Recent Conference Led by the
Kalispels Draws Hundreds of Participants
The unmistakable melody of Michael Jacksons Thriller
filled the packed room at the Pavilion at Northern Quest Resort
and Casino. A trio of women took the stage, executing the iconic
dance moves as the lead singer, sequined hat, one glove and all,
belted out the song.
tune was familiar but the words were not.
Thats because the song was performed in Salish at the
Salish Karaoke Contest on March 6 during the Celebrating Salish
More than 400 tribal members from across the Northwest registered
to attend the three-day conference. They had much to celebrate.
Just a few years ago, the Salish language languished in near oblivion.
Enter JR Bluff, assistant director of culture for the Kalispel
Tribe. He said several years ago he heard the elders worry about
how to preserve the language. They wanted to do this, but
they just didnt know how, he said. A light came
on for me.
Bluff reached out to Chris Parkin, a leading expert in Salish
language revitalization and curriculum development. He said
the only way this will happen is if you do it. You learn the language
and teach the people, Bluff recalled.
So, he recorded the elders words and phrases. He adapted
a program given to him by Parkin and created a curriculum. I
started slamming the language down my throat. Im a guy who
likes responsibility. Im not afraid to take chances. I was
thrown into deep water, and I just started swimming.
Bluff dove in not a moment too soon. When he began working for
the tribe there were a dozen elders fluent in Salish. He said, We
lost half of them by the time we started this program.
As quickly as he learned the language he taught it to others.
I was learning 10 words right before I had to teach them in
The first goal was to introduce a Salish class at Cusick High
School. Bluff said, Now, every day we have about 70 kids at
Cusick High School, 10 adults in language intensive classes and
one hour of immersion (class) in grades 1 through 6 in conjunction
with the Cusick School District.
For Bluff, a key has been finding others as passionate about
the language as he is and encouraging them to teach. One of those
teachers is Jessie Fountain, 25. I was working in the tribes
child care center and JR taught me and a few others the early childhood
curriculum, she recalled.
That taste whet her appetite for more. It came naturally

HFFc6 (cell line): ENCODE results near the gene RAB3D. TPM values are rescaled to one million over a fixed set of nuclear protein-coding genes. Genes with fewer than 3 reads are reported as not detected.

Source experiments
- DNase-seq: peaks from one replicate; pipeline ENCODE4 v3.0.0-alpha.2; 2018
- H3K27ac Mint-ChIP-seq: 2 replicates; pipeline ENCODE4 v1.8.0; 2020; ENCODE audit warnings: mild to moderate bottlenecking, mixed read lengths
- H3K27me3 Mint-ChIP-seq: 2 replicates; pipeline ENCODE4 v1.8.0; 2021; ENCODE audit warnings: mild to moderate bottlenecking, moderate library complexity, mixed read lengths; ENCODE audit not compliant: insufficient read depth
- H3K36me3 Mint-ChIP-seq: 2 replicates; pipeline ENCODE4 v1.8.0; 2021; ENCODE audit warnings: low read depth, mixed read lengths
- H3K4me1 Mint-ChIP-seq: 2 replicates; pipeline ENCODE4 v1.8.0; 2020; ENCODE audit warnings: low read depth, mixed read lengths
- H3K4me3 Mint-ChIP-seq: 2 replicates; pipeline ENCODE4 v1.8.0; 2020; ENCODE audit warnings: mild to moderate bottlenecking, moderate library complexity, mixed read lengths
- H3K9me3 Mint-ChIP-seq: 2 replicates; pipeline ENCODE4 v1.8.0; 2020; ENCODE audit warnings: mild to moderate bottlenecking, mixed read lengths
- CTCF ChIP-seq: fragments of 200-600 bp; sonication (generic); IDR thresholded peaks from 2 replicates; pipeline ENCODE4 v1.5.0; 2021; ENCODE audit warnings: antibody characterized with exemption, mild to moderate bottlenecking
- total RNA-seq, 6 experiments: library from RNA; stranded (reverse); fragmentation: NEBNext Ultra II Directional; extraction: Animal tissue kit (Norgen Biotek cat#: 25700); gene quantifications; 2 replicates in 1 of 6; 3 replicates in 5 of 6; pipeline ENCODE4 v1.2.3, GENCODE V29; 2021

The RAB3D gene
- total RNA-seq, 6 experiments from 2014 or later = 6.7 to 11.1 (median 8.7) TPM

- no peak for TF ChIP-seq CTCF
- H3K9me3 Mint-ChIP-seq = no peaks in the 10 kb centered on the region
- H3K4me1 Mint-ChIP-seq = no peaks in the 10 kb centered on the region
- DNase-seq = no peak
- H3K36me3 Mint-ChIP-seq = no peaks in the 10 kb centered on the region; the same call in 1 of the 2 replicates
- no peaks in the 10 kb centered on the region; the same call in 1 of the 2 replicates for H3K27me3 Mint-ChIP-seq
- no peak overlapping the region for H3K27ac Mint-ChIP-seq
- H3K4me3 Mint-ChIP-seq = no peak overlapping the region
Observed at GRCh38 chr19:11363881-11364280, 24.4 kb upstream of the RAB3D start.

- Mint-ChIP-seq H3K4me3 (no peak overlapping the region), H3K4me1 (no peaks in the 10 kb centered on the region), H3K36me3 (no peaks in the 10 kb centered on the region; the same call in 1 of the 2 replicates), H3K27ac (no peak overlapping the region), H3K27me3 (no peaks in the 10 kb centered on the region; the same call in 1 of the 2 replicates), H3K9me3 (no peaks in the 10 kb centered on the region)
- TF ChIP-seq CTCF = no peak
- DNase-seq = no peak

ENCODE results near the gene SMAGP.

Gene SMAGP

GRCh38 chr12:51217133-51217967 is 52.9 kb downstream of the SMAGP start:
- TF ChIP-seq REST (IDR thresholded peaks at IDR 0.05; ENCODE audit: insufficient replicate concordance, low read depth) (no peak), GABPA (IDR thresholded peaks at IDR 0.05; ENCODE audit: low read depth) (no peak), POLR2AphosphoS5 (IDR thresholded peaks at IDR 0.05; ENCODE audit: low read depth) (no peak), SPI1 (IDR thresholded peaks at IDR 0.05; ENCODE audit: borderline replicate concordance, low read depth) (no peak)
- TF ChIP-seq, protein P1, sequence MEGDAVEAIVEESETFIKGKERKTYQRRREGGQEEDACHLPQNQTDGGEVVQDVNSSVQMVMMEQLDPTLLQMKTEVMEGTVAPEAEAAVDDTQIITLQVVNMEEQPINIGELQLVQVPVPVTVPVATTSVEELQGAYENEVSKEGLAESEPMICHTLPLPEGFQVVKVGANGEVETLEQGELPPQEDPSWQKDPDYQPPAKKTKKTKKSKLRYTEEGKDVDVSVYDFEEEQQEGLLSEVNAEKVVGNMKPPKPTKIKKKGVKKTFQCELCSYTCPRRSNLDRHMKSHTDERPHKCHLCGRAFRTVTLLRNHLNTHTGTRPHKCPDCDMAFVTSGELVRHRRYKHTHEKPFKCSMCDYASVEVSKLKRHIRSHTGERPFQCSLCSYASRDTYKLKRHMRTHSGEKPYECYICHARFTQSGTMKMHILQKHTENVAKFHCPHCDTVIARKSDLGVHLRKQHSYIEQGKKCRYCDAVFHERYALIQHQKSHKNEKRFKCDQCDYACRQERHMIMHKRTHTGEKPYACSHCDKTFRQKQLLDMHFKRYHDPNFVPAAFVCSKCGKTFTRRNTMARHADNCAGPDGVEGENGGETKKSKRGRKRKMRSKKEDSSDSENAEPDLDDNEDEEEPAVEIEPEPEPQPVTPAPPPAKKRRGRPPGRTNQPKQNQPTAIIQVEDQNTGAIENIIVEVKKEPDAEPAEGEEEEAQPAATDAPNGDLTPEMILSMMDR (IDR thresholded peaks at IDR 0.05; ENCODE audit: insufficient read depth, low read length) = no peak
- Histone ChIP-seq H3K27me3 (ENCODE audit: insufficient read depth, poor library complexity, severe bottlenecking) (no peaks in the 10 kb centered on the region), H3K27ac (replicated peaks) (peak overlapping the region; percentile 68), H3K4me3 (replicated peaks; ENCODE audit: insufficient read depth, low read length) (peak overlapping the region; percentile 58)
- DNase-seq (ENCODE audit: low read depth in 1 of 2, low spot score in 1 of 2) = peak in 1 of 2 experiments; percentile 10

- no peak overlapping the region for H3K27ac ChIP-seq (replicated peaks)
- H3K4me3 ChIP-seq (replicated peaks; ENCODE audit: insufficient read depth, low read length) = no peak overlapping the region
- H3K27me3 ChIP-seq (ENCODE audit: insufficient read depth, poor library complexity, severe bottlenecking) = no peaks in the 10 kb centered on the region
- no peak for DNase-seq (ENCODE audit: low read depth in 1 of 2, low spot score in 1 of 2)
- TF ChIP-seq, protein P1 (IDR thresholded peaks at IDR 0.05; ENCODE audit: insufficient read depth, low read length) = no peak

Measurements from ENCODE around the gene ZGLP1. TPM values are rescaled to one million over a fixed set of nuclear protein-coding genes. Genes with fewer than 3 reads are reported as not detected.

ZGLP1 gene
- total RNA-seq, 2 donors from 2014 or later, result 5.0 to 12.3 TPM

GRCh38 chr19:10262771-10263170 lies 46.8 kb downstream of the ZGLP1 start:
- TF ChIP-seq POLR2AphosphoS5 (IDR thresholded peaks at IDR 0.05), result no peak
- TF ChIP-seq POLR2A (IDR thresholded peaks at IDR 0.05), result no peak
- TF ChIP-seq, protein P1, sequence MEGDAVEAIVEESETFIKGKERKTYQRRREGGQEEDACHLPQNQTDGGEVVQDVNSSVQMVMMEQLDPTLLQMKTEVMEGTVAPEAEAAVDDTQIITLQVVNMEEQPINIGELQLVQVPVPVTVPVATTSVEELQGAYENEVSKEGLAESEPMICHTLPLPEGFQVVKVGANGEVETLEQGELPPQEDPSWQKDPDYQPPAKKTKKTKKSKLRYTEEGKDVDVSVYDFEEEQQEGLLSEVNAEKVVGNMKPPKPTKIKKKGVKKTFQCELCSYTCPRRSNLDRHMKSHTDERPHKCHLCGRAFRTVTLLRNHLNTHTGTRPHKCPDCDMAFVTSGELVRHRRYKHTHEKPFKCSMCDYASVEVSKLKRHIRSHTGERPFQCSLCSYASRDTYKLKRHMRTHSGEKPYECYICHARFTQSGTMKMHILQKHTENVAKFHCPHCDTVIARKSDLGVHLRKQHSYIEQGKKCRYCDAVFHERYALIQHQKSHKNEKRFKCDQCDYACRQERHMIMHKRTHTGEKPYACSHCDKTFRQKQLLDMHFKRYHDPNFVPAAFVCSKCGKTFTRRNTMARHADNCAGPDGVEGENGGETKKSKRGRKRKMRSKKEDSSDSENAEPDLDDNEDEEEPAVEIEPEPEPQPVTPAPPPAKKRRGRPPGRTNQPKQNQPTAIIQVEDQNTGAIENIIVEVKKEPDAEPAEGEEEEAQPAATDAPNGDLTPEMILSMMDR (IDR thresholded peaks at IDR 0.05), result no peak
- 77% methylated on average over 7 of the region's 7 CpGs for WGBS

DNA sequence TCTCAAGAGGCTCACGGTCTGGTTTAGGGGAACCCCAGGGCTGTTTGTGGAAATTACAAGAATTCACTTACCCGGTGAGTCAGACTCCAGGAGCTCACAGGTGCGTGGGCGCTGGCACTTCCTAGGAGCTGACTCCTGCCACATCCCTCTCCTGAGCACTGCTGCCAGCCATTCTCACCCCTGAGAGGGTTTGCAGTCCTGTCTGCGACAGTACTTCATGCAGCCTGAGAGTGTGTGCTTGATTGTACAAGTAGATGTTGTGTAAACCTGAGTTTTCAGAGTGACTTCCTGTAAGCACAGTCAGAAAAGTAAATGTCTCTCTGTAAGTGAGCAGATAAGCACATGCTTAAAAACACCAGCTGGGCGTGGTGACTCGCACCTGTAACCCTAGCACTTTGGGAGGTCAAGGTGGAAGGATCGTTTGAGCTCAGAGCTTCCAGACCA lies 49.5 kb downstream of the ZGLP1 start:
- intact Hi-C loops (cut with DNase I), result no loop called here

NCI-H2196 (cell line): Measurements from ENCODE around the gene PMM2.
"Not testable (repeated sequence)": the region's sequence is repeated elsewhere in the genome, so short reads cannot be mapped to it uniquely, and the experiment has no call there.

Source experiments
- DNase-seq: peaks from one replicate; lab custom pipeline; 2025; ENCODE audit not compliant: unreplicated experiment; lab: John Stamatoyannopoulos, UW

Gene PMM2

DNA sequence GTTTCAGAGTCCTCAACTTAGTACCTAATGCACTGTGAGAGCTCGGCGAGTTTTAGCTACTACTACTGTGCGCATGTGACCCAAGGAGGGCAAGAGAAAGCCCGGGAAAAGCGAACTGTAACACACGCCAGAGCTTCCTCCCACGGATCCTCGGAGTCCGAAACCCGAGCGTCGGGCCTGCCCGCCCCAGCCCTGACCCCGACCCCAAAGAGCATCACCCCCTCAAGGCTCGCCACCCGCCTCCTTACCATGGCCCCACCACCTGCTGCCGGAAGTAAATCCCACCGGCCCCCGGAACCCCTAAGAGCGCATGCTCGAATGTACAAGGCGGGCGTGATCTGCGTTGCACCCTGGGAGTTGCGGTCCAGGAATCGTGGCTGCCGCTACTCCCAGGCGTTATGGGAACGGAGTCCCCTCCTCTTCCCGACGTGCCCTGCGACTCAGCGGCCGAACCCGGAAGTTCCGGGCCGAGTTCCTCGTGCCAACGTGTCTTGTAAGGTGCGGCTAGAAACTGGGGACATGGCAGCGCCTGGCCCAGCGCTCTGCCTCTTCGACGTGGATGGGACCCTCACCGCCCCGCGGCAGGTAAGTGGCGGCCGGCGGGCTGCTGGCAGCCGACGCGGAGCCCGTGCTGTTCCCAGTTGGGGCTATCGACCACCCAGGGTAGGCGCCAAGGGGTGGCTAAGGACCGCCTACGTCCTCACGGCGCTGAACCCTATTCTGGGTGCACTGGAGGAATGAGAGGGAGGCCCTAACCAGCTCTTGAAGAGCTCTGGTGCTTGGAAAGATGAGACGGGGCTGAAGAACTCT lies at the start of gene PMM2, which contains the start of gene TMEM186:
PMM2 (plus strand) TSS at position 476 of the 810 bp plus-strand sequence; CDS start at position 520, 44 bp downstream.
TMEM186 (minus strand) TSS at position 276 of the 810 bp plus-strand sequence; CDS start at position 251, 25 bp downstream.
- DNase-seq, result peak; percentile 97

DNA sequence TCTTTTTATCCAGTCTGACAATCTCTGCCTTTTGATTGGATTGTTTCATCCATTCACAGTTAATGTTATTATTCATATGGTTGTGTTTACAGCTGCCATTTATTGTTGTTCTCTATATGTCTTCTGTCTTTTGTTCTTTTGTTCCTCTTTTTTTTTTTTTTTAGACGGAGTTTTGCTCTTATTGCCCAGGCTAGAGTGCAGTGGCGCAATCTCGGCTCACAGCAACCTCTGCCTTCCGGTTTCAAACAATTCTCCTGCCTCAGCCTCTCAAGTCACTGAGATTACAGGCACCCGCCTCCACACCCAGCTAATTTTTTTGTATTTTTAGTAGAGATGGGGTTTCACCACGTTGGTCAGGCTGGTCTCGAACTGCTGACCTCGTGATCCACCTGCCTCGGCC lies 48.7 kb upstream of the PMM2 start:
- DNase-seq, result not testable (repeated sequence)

to me, she said. It was a missing piece of my culture.
Currently, Fountain serves as language coordinator for the tribe.
I dream in the language. Im raising my son in the language,
she said. I teach it every day. Within 15 months we can bring
someone to fluency.
Bluff said the Salish conference began about four years ago.
Because Salish is the language of many tribes other than the Kalispel,
Bluff was besieged with requests for information. The tribe decided
a conference would bring together those searching for ways to reintroduce
the language with those who were actively teaching it.
We started with a two-day conference at Spokane Falls
Community College, Bluff said. About 100 people attended,
and we had to do all the presenting.
The conference has grown exponentially. At this years
event presenters came from across the region. We wanted to
pull together the doers, the warriors, the people fighting to keep
the language alive, Bluff said.
The event has become the largest gathering of Salish speakers
in the Northwest.
At the karaoke contest, 14-year-old Alicia Arcand took the stage
in a red satin dress. Her family cheered as she sang the Salish
version of I Feel Good. Theyd come from Keremeos,
B.C., for the conference.
Like English, Salish is spoken in different dialects around
Arcand wasnt the only one sporting red satin or performing
I Feel Good. Bluff drew thunderous applause as he did
his own James Brown impression. Clad in a zebra-print trimmed, red
satin shirt and pants, he tossed his James Brown do
and strutted across the stage.
Celebrating Salish is what were all about,
Hearing teens and adults perform pop songs in a language that
once bordered on extinction seems a fitting way to commemorate the
relevancy and revival of the language.
Its coming back. Everyone wants to be a part,
said Fountain. For me it filled a void and connected me to
That connection is vital. The language gives us our tribal
identity, Bluff said.
And he still dreams big. There will be a day when were
not teaching the language. Well be fluent and speaking it
among ourselves and in our classrooms. Were just waking it
On the Web
For more information visit www.kalispeltribe.com/language.